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Track(s) taken from CDJ33016

Laura am Klavier, D388

First line:
Wenn dein Finger durch die Saiten meistert
composer
March 1816; first published in 1895
author of text

Sir Thomas Allen (baritone), Graham Johnson (piano)
Recording details: May 1992
Rosslyn Hill Unitarian Chapel, Hampstead, London, United Kingdom
Produced by Mark Brown
Engineered by Antony Howell & Robert Menzies
Release date: January 1993
Total duration: 5 minutes 16 seconds
 
1

Other recordings available for download

Michael Schade (tenor), Malcolm Martineau (piano)

Reviews

'This series is a long process of discovery, and there is plenty to discover here' (BBC Music Magazine)

'Thomas Alen is in commanding form, singing with unforced beauty of tone and intelligent, unobtrusive attention to the words' (Classic CD)
After graduating from the military academy where he had studied as a doctor, Schiller took a job as a non-commissioned medicai officer to a Stuttgart regiment. This was a miserable appointment with bad pay and no prestige and it is hardly surprising that he sought to divert himself with his considerable powers of imagination; in Stuttgart he must have been aware of women for the first time. He fixed his attentions on the wife of a captain in whose home he was a lodger. This woman, Luise Fischer, was the Laura of a cycle of eight poems (some of them long and complex) which are more or less contemporary with the composition of Die Räuber. It is certain that nothing happened between the poet and his piano-playing landlady, and it is unlikely that she ever knew that she was the object of such intense literary worship. Laura was a name of Petrarch's beloved, and despite the debt Schiller's odes owe to the work of Klopstock and Wieland, there is in this set something of a homage to the manner of early Italian literature. The poet with his rather elevated standards of self-control and behaviour might have compared his feelings to those of Dante for Beatrice, a cerebral celebration, at a distance, of the feminine ideal. Time brought greater self-knowledge: he was later to write in self-criticism that while the set of Laura poems were unified by "burning imagination and deep feeling", he could also detect here and there, "suggestively sensual expressions disguised as Platonic rhetoric."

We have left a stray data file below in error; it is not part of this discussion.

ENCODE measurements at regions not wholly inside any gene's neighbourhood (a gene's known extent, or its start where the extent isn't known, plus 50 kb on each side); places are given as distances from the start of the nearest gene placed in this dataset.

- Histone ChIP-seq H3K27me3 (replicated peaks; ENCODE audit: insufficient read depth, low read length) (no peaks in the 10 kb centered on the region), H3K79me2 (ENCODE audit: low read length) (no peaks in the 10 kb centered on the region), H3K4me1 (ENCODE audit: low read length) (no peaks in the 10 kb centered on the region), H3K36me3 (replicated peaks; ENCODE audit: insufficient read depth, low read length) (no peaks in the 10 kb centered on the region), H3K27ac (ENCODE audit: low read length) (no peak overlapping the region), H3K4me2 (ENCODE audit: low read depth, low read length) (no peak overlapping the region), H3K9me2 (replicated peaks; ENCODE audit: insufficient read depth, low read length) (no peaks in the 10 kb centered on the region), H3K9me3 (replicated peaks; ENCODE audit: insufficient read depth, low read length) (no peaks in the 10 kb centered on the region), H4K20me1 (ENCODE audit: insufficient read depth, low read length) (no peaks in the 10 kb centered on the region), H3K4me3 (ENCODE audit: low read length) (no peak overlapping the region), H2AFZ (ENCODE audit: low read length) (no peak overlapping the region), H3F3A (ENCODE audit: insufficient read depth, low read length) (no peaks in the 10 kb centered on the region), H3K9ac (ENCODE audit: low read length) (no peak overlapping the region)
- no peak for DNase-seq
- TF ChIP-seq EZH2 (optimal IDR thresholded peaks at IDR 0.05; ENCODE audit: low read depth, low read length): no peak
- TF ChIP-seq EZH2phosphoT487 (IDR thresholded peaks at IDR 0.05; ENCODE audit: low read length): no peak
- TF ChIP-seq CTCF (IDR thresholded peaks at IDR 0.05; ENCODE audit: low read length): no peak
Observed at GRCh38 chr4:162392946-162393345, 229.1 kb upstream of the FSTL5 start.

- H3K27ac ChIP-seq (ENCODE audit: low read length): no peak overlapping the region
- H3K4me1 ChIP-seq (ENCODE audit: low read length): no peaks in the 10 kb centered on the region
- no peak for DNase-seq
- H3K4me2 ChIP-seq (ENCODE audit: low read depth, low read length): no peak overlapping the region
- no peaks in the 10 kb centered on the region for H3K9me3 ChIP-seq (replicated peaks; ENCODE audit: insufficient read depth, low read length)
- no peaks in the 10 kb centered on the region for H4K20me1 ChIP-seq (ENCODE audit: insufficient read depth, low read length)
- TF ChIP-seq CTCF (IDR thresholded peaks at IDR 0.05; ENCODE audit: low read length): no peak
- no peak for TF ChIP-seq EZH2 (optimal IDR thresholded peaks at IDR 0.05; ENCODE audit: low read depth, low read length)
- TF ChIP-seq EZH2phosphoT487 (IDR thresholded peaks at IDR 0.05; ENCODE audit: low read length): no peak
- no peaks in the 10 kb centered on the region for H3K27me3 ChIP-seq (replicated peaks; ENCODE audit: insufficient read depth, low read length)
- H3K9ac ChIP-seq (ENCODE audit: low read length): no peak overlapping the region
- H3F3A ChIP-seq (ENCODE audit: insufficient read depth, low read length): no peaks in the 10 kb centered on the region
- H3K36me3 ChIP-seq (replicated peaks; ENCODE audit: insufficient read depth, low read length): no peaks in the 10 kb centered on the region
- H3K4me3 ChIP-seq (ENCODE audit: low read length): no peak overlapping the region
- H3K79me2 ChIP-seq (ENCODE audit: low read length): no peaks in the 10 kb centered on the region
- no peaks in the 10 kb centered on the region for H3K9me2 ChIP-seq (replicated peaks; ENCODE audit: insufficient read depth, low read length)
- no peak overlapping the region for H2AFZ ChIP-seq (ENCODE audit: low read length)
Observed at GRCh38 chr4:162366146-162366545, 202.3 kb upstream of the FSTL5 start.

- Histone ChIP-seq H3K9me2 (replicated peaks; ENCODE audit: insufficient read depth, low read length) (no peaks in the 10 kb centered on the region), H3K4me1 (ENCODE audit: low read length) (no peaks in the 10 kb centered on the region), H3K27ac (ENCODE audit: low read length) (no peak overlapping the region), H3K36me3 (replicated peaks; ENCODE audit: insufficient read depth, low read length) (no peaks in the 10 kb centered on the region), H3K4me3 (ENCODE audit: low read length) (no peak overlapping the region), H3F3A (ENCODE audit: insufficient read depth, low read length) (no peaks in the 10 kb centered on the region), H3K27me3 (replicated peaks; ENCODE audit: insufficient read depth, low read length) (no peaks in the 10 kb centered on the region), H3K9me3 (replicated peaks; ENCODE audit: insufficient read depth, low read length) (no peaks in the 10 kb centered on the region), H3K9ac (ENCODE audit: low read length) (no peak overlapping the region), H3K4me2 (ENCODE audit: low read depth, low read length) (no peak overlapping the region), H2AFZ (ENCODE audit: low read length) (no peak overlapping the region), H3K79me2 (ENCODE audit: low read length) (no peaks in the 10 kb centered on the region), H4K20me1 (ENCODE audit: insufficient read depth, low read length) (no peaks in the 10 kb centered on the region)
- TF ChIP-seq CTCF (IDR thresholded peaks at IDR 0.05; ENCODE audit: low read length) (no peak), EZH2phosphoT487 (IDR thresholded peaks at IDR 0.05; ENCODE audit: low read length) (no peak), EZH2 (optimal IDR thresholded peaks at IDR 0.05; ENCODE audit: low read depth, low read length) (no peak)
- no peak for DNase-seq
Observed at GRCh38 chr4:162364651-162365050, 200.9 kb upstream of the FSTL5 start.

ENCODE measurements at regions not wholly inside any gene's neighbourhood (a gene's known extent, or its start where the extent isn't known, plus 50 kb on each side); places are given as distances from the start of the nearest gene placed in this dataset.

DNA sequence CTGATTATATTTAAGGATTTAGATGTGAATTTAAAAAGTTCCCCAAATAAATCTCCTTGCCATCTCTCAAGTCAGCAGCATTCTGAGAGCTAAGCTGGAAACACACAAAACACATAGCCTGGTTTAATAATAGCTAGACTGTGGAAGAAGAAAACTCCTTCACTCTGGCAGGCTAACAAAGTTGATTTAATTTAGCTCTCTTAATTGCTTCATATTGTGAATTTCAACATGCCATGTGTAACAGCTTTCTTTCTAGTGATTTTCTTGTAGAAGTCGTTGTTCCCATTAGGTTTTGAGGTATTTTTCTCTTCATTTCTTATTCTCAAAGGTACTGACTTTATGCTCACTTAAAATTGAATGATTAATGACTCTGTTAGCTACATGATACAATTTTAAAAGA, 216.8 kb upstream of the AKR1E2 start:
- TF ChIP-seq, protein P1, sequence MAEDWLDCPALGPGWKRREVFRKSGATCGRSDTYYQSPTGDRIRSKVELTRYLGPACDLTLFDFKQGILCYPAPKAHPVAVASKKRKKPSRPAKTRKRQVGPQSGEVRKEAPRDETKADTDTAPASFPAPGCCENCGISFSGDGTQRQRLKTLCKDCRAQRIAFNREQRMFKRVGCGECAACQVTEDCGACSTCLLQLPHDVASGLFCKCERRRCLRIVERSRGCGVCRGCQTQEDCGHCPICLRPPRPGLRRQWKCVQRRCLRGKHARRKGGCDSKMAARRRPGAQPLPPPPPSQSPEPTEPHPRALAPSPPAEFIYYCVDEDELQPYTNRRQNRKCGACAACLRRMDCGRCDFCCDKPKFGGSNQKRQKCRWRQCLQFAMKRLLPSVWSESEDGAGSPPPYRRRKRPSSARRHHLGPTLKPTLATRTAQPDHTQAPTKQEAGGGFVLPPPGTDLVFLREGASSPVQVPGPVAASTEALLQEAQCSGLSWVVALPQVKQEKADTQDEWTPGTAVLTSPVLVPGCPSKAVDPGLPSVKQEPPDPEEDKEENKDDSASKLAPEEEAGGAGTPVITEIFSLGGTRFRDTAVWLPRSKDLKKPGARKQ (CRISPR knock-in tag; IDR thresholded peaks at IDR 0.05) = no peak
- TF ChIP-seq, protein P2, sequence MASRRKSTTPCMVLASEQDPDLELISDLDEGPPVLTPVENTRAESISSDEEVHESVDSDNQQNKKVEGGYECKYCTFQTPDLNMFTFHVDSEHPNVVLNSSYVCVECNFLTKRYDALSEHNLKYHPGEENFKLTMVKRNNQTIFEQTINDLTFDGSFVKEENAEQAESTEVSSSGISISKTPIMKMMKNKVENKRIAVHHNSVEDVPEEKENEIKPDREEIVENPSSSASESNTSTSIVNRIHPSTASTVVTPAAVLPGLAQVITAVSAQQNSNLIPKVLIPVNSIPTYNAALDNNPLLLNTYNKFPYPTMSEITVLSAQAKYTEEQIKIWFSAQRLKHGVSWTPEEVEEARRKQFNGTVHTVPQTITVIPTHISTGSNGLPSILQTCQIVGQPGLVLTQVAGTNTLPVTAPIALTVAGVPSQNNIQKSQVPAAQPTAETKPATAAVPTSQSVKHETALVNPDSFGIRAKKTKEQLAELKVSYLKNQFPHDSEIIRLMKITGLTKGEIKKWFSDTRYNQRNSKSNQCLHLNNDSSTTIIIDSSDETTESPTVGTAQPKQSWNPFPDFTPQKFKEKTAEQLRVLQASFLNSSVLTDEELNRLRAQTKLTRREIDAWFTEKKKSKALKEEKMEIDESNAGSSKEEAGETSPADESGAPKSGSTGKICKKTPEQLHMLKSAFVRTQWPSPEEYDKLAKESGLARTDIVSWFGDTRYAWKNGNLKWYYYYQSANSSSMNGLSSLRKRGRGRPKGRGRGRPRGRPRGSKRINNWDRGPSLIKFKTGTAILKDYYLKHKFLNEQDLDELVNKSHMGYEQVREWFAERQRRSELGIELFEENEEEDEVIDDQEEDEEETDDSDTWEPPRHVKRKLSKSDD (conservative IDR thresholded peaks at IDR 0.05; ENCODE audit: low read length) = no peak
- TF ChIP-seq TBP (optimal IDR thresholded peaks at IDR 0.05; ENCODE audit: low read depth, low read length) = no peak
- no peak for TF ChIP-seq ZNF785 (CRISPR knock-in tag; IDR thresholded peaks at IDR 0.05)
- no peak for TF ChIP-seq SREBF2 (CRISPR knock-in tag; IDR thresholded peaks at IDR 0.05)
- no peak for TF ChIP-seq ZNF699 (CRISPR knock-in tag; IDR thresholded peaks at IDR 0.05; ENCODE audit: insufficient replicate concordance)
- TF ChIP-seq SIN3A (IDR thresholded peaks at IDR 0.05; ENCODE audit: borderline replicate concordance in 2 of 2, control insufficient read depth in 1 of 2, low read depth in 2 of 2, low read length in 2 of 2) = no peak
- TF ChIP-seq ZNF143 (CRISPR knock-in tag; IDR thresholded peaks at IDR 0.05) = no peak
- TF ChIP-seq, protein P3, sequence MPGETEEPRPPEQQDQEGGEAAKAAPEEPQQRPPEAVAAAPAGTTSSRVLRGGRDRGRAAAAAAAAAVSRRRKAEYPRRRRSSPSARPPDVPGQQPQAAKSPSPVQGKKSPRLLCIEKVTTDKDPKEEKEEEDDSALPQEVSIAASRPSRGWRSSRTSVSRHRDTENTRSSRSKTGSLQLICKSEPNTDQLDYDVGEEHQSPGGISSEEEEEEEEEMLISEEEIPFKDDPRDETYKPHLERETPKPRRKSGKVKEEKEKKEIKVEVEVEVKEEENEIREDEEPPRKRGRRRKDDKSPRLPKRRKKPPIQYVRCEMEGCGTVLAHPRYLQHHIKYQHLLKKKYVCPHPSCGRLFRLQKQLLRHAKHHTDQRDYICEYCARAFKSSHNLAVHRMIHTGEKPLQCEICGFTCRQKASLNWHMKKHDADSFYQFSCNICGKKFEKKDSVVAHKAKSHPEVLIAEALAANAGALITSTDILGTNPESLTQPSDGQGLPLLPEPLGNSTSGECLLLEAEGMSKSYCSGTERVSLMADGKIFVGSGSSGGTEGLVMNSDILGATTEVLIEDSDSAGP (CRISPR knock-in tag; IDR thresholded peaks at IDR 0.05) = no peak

After two periods of enthusiasm for the work of Schiller in May and August 1815, Schubert's interest in the poet was rekindled in March 1816: among a number of other Schiller settings, two poems from the 'Laura' cycle were composed in this time. This coincides with the end of the two-year period when Schubert was said to have been in love with the baker's daughter, Therese Grob, and it is not too fanciful to compare the composer's idealised and impractical affection for Therese with the poet's for 'Laura' nearly thirty-five years before. Schiller's muse played the piano and Therese was known to have a beautiful singing voice (see note for the 1814 Matthisson setting An Laura — a différent Laura, of course, who sings — in Volume 12); cantabile piano playing is an extension of the vocal arts, and for both the young Schubert and Schiller (in this poem at least) the power of music explained, and rationalised, tempestuous attraction to the opposite sex. The first verse of Schiller's poem describes prodigies of prestidigitation and compares them to the supernatural achievements of Philadelphia, a famous conjuror and spiritualist of the time. To give musical voice to this analogy in our century one would need the composing fire of a Prokofiev and the fingers of at least a Horowitz or Argerich. However, Schubert seems to place Schiller in a historical context: Laura is not permitted to be a heartlessly efficient modern virtuoso but rather a gifted amateur of the 1780s. The song thus becomes an exercise in the polarity between the shy femininity of Laura's playing and the poet's exaggeratedly enthusiastic response, between the exquisite manners and music of the pre-revolutionary era and Schiller's seething intensity, which was a sign of future literary and historical developments, and which excited and shocked the readers of Die Räuber. The turbulent descriptive words which tumble out of Schiller's mouth and which masquerade as the enthusiasm of a musical connoisseur (something which the poet could never claim to be) are offset by an altogether contrasting portrait of Laura in the prelude and postlude of the song. In Schubert's scenario the narrator is driven into a frenzy not by musical mastery but by the beauty, grace and sensitivity of the executant.